One of easiest and highest rated add-ons.

    The choice is always yours.

    Wait . . . gunpowder. Chinese? Paper? Printing? Compass? The Four Great Inventions. Blame it on China.

    1. Klaas Vaak said on May 18, 2019 at 7:14 am

      +1 Spot on.

  12. ArtDev said on May 17, 2019 at 9:24 pm

    In my opinion, Simple Translate looks more useful and has more options to configure

    1. Belga said on May 18, 2019 at 9:01 am

      I’m using this one too…

      1. happysurf said on May 18, 2019 at 6:55 pm

        Absolutely the best.

  13. asd said on May 17, 2019 at 7:40 pm

    I suggest Swift Selection Search add-on which does almost the same thing, and more… withouth having to install yet another addon in Firefox.

  14. ChumbleWumble said on May 17, 2019 at 7:34 pm

    I need at least a basic level of confidence with any extension I add to firefox, especially one asking for such broad permissions.

    1. noleft said on May 18, 2019 at 5:25 am

      It’s an open source project on GitHub.

      And you may need a source code viewer for any Chrome/Firefox extension.–W/crxviewer

  15. Thorky said on May 17, 2019 at 7:30 pm

    Well, installed it, but it didn’t work at all. 🤔

  16. ChumbleWumble said on May 17, 2019 at 4:45 pm

    Am I a bad person for going to the link, seeing that it’s Chinese with overwhelmingly Chinese reviews and then thinking ‘Not sure I want to give this extension data on all the websites I visit’?

    Shame, because it could be useful

    1. I'm Chinese said on May 19, 2019 at 2:50 pm

      I’m Chinese and I’m not installing anything from China. Communism tends to drive out the intelligence, the ethical and basically the humans.

      1. Klaas Vaak said on May 19, 2019 at 5:48 pm

        @I’m Chinese: how interesting. Is that why China has been so successful, and has even overtaken the world’s #1 neoliberal, capitalist country?

    2. John Fenderson said on May 17, 2019 at 8:01 pm


      You should have the same level of caution with all extensions or programs that collect and transmit data about you or your use of your machines.

    3. AnorKnee Merce said on May 17, 2019 at 7:26 pm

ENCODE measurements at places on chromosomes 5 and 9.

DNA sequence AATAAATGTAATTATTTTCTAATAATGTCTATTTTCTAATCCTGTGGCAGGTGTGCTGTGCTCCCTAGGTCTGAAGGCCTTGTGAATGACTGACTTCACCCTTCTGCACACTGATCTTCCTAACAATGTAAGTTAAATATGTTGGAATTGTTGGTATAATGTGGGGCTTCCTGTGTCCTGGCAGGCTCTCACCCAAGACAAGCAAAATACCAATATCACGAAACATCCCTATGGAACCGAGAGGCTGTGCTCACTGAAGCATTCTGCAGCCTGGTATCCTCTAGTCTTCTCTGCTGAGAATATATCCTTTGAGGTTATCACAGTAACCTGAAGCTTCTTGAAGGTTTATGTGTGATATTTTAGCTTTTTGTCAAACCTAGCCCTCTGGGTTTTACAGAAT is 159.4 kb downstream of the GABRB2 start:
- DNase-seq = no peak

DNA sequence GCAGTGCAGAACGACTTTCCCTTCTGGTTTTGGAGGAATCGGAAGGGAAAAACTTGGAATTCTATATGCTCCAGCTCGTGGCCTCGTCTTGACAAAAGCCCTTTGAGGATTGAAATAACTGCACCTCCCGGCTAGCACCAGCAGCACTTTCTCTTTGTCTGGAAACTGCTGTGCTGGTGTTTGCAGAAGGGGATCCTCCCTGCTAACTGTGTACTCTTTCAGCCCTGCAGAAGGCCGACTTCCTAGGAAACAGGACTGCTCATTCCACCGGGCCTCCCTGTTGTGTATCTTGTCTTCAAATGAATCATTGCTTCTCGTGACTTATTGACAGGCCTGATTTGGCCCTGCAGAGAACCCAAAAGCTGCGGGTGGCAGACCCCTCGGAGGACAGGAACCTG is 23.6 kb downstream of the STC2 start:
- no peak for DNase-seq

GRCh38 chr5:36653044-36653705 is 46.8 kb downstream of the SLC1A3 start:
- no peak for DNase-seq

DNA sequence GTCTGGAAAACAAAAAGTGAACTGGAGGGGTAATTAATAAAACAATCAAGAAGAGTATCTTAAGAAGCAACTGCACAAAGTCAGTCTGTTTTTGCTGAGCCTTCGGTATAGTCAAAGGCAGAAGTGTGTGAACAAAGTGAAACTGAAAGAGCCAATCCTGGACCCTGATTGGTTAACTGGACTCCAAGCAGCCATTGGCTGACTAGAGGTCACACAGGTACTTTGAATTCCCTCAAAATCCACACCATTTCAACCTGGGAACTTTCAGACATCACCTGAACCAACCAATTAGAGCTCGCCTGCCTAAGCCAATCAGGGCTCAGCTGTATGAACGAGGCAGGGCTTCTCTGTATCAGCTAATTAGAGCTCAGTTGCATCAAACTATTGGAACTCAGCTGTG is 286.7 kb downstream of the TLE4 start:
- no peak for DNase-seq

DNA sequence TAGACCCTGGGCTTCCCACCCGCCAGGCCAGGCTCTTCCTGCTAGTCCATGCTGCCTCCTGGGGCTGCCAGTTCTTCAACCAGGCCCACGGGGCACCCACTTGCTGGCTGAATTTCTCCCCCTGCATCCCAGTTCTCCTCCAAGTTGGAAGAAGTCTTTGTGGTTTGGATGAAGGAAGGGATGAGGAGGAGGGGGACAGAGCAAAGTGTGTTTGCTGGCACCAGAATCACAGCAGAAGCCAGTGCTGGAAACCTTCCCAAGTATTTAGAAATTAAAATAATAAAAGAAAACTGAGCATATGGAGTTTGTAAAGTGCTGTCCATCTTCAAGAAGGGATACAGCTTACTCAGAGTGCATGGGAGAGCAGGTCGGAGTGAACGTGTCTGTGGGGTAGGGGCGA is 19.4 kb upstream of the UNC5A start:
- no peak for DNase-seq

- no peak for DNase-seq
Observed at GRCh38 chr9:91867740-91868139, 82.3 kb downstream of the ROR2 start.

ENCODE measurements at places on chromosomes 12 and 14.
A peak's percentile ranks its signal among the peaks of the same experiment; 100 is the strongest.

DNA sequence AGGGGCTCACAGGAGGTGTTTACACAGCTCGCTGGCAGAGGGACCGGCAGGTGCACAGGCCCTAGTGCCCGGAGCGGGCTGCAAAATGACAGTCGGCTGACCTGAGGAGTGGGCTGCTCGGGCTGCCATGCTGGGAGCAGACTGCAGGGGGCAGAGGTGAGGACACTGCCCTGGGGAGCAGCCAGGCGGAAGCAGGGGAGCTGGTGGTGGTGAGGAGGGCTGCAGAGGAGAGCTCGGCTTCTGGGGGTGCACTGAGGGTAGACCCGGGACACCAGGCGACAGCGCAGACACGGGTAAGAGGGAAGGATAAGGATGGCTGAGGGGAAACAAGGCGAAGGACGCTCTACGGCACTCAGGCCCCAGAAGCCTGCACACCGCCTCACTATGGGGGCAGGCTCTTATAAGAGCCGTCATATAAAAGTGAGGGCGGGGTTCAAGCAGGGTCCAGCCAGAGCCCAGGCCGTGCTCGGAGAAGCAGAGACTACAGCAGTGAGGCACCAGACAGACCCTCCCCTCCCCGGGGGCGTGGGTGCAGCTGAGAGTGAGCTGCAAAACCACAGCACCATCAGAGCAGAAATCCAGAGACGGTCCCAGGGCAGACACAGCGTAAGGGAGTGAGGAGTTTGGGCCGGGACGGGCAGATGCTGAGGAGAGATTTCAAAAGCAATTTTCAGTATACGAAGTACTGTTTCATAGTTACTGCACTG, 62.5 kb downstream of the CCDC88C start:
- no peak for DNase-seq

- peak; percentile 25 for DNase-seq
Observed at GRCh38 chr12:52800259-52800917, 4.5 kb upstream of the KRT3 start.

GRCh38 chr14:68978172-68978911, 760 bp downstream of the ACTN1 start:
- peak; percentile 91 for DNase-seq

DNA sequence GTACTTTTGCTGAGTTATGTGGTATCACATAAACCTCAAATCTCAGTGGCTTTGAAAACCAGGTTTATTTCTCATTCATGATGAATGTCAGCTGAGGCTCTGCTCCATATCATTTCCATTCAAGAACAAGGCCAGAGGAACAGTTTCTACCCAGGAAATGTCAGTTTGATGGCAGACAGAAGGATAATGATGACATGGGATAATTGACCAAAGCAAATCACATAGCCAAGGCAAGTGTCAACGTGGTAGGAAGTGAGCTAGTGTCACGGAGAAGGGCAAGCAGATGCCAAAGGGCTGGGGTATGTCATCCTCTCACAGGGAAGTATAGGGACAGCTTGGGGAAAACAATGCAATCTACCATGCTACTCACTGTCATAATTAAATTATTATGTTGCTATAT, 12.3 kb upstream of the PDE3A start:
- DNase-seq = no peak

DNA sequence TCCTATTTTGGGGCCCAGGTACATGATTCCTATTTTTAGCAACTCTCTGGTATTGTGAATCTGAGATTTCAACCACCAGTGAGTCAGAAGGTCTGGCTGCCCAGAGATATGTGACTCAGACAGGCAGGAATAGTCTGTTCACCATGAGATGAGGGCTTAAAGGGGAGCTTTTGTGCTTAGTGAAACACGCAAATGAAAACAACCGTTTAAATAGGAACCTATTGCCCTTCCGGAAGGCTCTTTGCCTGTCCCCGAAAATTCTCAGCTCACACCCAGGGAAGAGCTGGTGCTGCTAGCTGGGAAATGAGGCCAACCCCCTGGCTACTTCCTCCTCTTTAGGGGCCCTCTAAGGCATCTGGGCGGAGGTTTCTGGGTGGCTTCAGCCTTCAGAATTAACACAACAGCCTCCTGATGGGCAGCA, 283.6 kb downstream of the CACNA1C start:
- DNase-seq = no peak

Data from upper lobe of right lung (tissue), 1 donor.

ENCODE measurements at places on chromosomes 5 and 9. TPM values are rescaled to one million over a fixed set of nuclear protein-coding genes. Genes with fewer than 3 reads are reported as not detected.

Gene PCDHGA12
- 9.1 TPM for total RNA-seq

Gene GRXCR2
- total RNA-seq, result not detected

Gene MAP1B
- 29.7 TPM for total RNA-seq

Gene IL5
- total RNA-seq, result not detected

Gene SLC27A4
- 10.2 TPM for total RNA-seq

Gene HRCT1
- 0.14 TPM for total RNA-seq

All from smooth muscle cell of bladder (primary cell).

@ ChumbleWumble

      Maybe it’s because the China-ese find the extension very helpful since Google Translate, Google Search and other Google services are banned in China. Similarly for the banning of Facebook, Twitter and Wikipedia by the repressive China government.

      This may be different from using Huawei 5G telco equipment or Lenovo computers or the Opera browser which can be backdoored by the China government into spyware sometime in the future = “bait-and-switch”.

    4. Klaas Vaak said on May 17, 2019 at 6:33 pm

      @ChumbleWumble: what is the real reason that makes you hesitate, or, probably, decide not to use the extension??

      1. ChumbleWumble said on May 17, 2019 at 7:33 pm

        I need at least a basic level of confidence in any extension I add to Firefox, especially one that requires such broad permissions.

      2. Klaas Vaak said on May 17, 2019 at 7:41 pm

        @ChumbleWumble: so why the lack of basic confidence?

      3. dmacleo said on May 17, 2019 at 8:47 pm

        maybe because even AFTER installing Translate Man you can’t actually translate that page??

    5. Jin said on May 17, 2019 at 6:04 pm

      a bit fishy, I’m not going to download it either

      1. Klaas Vaak said on May 17, 2019 at 7:41 pm

        @Jin: what’s fishy about it? All that Chinese might be an indication of government snooping? If that’s it, better stick with Google and its products, or Facebook, or Twitter, or … etc., definitely no snooping there.

      2. Jin said on May 18, 2019 at 3:26 pm